This particular war is the latest attack from Azerbaijan on Armenia, in this case on Armenia's international borders, really makes it difficult, rattles the already ongoing peace process that was created, that was put in place after the 2020 war.
NPR's A Martinez talks to Paul Stronski of the Carnegie Endowment for International Peace, about how Russia's war with Ukraine is reshaping the Armenia-Azerbaijan conflict.
While Yerevan seems to be in a weaker position and interested in negotiations, Baku is seeking to assert its advantage. The outbreak of a new conflict on Europe's borders would clearly be detrimental to EU security.
Thomas de Waal assesses the implications of U.S. President Joe Biden's decision to recognize that the World War I-era killing and deportation of Armenians by the Ottoman Empire was a genocide.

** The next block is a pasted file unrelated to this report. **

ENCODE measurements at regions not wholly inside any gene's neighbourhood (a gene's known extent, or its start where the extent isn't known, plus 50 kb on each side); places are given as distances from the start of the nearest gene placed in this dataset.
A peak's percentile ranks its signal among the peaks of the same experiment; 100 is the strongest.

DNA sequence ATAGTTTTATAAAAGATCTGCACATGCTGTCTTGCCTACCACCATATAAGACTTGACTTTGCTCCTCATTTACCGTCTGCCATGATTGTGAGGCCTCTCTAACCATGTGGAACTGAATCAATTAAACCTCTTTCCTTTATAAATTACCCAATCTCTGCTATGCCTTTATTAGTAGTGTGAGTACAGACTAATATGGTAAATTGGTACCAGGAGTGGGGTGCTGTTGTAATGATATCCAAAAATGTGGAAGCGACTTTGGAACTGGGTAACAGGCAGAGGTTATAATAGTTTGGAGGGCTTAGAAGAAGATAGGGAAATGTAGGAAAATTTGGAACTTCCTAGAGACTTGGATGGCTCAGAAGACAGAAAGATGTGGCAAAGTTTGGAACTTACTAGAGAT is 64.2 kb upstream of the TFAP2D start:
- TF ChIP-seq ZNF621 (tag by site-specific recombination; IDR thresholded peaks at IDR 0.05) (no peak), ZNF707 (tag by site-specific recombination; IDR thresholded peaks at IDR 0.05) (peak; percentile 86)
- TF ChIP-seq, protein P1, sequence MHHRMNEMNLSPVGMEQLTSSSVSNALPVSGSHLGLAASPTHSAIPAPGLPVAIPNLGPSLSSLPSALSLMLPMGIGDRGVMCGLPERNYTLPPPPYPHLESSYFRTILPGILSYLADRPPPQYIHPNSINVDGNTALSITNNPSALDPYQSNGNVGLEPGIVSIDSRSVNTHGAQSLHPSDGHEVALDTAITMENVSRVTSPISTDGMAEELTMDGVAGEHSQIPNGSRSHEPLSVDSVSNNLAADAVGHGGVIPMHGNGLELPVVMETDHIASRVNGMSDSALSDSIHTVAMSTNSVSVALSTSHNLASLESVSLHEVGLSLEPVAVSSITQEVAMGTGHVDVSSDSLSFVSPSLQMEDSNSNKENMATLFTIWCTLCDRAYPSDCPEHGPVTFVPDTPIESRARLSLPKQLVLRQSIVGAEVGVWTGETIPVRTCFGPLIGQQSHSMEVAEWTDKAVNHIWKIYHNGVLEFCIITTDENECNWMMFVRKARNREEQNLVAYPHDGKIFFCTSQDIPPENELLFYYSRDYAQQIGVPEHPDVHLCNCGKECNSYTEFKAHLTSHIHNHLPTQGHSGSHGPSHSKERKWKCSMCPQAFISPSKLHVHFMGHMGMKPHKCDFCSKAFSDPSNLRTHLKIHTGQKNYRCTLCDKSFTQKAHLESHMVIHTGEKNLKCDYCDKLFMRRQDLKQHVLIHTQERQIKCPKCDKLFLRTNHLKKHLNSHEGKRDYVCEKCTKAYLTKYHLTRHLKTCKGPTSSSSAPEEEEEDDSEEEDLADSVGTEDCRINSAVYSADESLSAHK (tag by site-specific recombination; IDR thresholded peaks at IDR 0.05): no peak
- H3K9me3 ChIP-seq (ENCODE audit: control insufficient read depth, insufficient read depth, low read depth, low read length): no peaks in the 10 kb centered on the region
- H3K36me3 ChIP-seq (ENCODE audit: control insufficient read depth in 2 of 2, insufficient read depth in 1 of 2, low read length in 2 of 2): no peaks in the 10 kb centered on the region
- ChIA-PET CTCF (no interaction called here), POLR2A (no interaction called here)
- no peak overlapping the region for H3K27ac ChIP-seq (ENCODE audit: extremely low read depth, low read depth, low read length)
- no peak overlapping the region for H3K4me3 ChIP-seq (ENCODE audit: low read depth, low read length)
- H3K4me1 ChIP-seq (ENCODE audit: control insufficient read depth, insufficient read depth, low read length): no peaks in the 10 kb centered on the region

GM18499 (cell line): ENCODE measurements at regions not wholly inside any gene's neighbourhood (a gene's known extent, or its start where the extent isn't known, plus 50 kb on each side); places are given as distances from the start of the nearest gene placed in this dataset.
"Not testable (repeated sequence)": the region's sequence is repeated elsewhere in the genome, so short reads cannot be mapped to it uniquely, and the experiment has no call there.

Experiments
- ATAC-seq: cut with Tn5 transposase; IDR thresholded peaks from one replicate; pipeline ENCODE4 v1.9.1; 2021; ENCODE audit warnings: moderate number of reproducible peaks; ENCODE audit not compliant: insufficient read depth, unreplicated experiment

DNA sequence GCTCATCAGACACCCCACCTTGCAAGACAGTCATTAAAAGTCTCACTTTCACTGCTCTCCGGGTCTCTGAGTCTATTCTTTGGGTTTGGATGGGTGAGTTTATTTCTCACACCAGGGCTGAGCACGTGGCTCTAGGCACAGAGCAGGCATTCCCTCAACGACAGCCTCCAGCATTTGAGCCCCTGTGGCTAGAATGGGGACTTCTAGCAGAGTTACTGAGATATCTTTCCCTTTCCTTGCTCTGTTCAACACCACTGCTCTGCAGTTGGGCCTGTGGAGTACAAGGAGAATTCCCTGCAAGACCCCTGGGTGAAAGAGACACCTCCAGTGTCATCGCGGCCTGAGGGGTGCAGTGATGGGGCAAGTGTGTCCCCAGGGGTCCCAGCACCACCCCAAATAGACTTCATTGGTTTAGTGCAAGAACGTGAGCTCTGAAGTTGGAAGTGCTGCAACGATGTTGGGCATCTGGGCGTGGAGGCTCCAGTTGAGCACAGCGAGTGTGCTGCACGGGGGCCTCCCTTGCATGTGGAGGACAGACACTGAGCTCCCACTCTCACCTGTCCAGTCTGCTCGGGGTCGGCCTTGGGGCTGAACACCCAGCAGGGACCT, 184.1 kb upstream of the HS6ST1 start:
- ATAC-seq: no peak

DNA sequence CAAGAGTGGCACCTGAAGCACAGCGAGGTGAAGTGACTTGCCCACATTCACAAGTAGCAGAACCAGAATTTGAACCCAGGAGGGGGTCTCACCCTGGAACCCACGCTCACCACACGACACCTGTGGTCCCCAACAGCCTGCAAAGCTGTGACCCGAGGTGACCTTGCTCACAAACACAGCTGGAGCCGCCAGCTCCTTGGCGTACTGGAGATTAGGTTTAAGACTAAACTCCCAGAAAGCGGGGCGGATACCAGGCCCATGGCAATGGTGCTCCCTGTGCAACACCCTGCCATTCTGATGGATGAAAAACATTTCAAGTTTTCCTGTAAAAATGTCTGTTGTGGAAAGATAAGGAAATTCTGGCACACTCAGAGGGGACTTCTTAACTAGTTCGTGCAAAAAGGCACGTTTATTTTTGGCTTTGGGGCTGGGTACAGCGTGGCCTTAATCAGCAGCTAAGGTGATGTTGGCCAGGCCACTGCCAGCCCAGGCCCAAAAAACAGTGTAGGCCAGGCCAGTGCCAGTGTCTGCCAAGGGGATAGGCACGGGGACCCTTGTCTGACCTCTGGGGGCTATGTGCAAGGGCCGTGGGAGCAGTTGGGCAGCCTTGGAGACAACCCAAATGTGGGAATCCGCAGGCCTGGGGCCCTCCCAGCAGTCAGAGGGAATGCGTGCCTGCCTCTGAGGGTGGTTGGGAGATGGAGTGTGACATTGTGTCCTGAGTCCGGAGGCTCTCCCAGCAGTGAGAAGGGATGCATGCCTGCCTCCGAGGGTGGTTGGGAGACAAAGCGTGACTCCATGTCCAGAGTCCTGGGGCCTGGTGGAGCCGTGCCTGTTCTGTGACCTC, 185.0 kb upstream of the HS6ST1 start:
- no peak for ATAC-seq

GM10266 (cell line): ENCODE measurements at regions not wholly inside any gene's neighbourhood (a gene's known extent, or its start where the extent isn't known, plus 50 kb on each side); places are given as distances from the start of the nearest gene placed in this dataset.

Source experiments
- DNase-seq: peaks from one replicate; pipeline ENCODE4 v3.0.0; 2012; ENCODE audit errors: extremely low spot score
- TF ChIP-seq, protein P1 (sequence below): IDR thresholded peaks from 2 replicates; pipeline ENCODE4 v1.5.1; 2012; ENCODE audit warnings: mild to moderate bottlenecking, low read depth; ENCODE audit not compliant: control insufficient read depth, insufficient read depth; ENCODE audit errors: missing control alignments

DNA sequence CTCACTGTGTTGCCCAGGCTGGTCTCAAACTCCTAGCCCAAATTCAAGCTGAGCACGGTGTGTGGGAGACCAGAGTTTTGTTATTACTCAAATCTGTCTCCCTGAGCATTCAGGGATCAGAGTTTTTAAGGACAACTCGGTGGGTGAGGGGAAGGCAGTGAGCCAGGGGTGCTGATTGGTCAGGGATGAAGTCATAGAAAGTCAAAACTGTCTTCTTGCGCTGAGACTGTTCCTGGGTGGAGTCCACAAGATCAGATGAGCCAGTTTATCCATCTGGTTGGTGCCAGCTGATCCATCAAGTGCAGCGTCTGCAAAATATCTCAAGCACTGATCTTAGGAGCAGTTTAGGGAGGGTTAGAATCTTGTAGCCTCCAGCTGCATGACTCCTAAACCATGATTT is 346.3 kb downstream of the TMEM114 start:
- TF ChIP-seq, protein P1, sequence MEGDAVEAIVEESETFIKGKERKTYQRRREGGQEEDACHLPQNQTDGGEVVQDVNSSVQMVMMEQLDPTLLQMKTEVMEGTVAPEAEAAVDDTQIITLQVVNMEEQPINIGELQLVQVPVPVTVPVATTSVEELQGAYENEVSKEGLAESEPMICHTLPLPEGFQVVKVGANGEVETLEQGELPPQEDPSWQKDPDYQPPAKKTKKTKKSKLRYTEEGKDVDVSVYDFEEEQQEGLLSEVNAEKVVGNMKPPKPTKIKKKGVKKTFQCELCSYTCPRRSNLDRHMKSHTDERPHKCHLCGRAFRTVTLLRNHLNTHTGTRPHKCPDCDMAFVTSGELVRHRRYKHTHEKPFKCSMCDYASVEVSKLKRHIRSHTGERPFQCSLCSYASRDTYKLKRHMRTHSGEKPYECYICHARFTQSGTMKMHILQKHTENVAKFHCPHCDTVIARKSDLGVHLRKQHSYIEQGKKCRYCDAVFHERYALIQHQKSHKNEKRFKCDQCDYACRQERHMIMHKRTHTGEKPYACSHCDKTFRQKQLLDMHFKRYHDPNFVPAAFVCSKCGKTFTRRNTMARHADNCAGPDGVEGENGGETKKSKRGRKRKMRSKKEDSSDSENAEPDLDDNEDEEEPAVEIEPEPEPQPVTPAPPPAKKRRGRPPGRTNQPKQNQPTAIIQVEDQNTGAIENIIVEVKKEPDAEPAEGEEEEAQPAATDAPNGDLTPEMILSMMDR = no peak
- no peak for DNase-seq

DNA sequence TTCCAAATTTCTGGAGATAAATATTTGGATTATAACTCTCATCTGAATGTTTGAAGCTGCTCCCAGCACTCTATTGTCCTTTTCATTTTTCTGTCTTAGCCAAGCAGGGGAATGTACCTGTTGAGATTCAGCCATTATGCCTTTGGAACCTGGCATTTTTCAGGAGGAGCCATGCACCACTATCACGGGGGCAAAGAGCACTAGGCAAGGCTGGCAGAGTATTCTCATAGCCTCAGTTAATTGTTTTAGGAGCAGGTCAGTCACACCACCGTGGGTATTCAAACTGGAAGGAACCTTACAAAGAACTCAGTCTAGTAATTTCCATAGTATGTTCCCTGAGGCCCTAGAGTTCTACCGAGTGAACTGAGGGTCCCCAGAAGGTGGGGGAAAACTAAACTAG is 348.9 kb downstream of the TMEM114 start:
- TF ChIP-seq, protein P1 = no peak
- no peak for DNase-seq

In countries with compounded violence, political elites enjoy extreme privilege and the state apparatus becomes highly politicized. Reducing such violence follows a spiral, not straight line, trajectory.
Friday marks the 100th anniversary of the mass killing of 1.5 million Armenians at the hands of the Ottoman Turks, but President Obama won’t be using the term ‘genocide’ to describe them.
Pope Francis reignited a debate that has smoldered for a hundred years: Whether the deaths of more than a million Armenians were caused by a policy of genocide by the Turks.
Corruption acts as a thread tying recent frightening international security crises together.
A week before the Olympics kicked off in Sochi, the U.S. State Department urged caution for anyone traveling to the Games.
In advance of the Sochi Winter Olympics, mounting security threats are worrying guests and athletes alike.